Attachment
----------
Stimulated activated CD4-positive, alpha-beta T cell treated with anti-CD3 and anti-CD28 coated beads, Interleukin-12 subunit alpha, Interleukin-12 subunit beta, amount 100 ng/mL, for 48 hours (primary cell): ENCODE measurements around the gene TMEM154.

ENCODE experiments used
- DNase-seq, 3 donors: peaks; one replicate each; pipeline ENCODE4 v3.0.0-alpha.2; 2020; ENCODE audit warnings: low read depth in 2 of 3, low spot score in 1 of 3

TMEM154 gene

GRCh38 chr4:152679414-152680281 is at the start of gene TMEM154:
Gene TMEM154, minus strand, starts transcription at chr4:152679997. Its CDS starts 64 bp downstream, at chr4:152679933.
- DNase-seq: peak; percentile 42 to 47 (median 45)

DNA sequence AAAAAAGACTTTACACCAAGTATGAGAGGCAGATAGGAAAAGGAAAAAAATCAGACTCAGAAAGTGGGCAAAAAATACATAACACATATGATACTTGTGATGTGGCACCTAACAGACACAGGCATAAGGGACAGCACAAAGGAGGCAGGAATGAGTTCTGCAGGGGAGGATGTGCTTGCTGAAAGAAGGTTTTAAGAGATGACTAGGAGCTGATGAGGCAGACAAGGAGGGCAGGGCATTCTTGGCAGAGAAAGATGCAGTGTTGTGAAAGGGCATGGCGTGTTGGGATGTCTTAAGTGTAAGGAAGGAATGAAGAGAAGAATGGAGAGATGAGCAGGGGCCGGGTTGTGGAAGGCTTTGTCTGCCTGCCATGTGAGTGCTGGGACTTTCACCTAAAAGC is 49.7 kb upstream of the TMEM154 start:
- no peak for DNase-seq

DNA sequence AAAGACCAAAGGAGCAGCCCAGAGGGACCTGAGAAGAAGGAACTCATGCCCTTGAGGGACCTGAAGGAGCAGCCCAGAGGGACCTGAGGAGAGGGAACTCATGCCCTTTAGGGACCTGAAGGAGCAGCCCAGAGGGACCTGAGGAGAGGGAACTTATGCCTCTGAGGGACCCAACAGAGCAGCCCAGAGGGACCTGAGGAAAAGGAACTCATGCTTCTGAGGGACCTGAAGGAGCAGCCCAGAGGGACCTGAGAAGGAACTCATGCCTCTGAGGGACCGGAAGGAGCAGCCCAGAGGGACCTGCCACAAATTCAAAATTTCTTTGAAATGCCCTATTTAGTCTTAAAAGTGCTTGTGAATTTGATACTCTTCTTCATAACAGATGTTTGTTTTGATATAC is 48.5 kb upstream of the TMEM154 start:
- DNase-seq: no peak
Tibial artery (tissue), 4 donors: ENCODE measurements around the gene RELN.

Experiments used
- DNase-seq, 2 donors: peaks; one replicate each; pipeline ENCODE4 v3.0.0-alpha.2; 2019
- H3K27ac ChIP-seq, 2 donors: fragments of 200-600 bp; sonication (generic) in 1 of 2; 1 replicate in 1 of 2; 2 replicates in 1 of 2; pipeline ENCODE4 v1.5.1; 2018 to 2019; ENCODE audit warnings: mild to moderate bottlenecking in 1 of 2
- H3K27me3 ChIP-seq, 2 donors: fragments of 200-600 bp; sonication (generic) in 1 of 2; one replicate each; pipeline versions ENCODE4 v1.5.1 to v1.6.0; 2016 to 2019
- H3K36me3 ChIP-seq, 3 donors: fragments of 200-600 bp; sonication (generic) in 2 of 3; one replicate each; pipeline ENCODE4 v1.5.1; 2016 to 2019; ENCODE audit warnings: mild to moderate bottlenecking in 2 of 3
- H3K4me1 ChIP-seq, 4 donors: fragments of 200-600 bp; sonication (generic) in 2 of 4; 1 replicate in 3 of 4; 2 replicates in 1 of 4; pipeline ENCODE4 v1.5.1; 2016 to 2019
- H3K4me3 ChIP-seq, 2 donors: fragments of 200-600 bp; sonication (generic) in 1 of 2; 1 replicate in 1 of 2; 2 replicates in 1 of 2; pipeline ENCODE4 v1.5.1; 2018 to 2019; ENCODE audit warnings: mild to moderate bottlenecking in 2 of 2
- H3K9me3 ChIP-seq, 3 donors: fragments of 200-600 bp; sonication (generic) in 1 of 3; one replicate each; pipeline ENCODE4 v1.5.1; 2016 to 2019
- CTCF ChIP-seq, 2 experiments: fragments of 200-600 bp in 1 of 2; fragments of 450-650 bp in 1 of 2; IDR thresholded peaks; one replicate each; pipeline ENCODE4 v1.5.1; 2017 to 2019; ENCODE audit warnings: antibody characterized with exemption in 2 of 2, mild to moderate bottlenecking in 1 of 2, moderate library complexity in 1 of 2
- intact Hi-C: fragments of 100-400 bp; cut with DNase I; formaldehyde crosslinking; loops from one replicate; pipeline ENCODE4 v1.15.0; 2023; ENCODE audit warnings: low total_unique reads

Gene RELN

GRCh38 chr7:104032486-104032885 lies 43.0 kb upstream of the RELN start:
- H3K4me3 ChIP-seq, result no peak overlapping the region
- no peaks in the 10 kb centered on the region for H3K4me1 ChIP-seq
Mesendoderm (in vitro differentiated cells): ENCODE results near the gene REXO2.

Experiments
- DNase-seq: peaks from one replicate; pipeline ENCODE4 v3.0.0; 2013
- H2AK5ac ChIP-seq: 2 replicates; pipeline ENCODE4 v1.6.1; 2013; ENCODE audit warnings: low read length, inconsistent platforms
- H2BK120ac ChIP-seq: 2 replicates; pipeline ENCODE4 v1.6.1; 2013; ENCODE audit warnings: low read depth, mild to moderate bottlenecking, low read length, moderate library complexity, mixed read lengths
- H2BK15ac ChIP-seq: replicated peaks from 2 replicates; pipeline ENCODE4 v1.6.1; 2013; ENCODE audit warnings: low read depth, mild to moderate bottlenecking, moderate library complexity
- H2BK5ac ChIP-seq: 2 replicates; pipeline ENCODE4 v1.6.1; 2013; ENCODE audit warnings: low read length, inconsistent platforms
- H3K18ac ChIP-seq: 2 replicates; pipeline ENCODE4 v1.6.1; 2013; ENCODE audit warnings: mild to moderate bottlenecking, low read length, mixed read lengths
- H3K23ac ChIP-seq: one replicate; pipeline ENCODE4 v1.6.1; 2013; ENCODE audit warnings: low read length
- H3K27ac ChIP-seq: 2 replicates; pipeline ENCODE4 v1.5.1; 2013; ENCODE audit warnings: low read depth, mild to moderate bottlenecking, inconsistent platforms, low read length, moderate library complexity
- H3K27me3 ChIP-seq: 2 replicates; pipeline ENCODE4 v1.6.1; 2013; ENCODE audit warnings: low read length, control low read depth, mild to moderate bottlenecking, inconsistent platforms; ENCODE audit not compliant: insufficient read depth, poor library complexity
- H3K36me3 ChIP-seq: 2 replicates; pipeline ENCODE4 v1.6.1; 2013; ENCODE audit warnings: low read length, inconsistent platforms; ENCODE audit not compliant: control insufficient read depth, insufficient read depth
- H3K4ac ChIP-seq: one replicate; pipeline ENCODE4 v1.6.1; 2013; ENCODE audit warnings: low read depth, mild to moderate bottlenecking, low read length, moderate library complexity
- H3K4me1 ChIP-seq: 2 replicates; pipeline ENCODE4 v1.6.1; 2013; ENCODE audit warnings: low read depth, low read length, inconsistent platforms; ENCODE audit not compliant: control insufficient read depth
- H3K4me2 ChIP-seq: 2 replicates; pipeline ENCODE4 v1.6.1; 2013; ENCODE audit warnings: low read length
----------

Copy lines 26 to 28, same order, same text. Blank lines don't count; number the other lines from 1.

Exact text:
- no peaks in the 10 kb centered on the region for H3K4me1 ChIP-seq
Mesendoderm (in vitro differentiated cells): ENCODE results near the gene REXO2.

Experiments